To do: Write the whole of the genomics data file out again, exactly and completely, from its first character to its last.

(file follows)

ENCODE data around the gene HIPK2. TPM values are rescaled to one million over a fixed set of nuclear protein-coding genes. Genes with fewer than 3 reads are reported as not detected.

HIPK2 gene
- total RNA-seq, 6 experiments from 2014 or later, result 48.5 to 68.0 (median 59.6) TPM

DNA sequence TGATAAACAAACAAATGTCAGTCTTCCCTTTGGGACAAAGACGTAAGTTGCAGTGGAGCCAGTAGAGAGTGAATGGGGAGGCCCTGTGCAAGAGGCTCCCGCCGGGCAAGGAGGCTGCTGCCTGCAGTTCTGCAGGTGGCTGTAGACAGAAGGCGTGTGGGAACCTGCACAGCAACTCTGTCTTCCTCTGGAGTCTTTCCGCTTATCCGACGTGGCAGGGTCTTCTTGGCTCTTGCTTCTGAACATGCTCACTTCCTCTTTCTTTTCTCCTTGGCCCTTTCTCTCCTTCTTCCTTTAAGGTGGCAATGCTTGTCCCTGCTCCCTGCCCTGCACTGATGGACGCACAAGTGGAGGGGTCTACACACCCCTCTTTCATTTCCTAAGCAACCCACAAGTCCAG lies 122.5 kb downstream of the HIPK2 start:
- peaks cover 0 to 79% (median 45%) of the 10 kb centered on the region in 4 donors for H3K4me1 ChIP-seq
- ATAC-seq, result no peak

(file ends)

ENCODE data around the gene HIPK2. TPM values are rescaled to one million over a fixed set of nuclear protein-coding genes. Genes with fewer than 3 reads are reported as not detected.

HIPK2 gene
- total RNA-seq, 6 experiments from 2014 or later, result 48.5 to 68.0 (median 59.6) TPM

DNA sequence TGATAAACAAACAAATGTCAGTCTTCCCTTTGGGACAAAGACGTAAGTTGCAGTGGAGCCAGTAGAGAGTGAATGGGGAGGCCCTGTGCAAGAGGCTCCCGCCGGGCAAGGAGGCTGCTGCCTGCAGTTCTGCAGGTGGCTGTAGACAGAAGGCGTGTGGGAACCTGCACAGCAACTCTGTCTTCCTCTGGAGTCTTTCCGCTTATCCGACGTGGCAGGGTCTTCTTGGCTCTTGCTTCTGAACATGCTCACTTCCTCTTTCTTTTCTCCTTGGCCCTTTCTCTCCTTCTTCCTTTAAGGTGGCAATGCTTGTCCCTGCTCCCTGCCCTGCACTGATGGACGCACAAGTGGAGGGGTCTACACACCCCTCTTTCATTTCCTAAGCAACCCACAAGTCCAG lies 122.5 kb downstream of the HIPK2 start:
- peaks cover 0 to 79% (median 45%) of the 10 kb centered on the region in 4 donors for H3K4me1 ChIP-seq
- ATAC-seq, result no peak